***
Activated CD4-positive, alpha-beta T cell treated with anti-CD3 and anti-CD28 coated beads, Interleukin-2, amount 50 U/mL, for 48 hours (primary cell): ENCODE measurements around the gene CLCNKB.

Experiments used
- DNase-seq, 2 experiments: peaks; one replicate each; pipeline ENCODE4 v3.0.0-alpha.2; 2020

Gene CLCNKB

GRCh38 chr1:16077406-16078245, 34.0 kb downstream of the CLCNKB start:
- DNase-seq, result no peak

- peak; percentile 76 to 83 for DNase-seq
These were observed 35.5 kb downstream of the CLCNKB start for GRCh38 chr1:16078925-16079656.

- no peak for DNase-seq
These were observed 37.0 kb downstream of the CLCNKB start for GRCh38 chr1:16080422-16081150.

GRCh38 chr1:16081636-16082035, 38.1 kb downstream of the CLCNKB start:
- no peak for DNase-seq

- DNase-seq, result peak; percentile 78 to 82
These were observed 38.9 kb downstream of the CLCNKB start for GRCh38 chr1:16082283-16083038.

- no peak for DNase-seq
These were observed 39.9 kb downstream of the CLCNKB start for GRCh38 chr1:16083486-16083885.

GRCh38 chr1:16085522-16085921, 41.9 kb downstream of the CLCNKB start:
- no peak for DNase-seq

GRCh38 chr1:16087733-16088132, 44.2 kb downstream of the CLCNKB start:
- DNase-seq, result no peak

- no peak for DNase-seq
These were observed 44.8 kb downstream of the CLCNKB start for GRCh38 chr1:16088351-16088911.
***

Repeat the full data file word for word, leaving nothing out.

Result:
Activated CD4-positive, alpha-beta T cell treated with anti-CD3 and anti-CD28 coated beads, Interleukin-2, amount 50 U/mL, for 48 hours (primary cell): ENCODE measurements around the gene CLCNKB.

Experiments used
- DNase-seq, 2 experiments: peaks; one replicate each; pipeline ENCODE4 v3.0.0-alpha.2; 2020

Gene CLCNKB

GRCh38 chr1:16077406-16078245, 34.0 kb downstream of the CLCNKB start:
- DNase-seq, result no peak

- peak; percentile 76 to 83 for DNase-seq
These were observed 35.5 kb downstream of the CLCNKB start for GRCh38 chr1:16078925-16079656.

- no peak for DNase-seq
These were observed 37.0 kb downstream of the CLCNKB start for GRCh38 chr1:16080422-16081150.

GRCh38 chr1:16081636-16082035, 38.1 kb downstream of the CLCNKB start:
- no peak for DNase-seq

- DNase-seq, result peak; percentile 78 to 82
These were observed 38.9 kb downstream of the CLCNKB start for GRCh38 chr1:16082283-16083038.

- no peak for DNase-seq
These were observed 39.9 kb downstream of the CLCNKB start for GRCh38 chr1:16083486-16083885.

GRCh38 chr1:16085522-16085921, 41.9 kb downstream of the CLCNKB start:
- no peak for DNase-seq

GRCh38 chr1:16087733-16088132, 44.2 kb downstream of the CLCNKB start:
- DNase-seq, result no peak

- no peak for DNase-seq
These were observed 44.8 kb downstream of the CLCNKB start for GRCh38 chr1:16088351-16088911.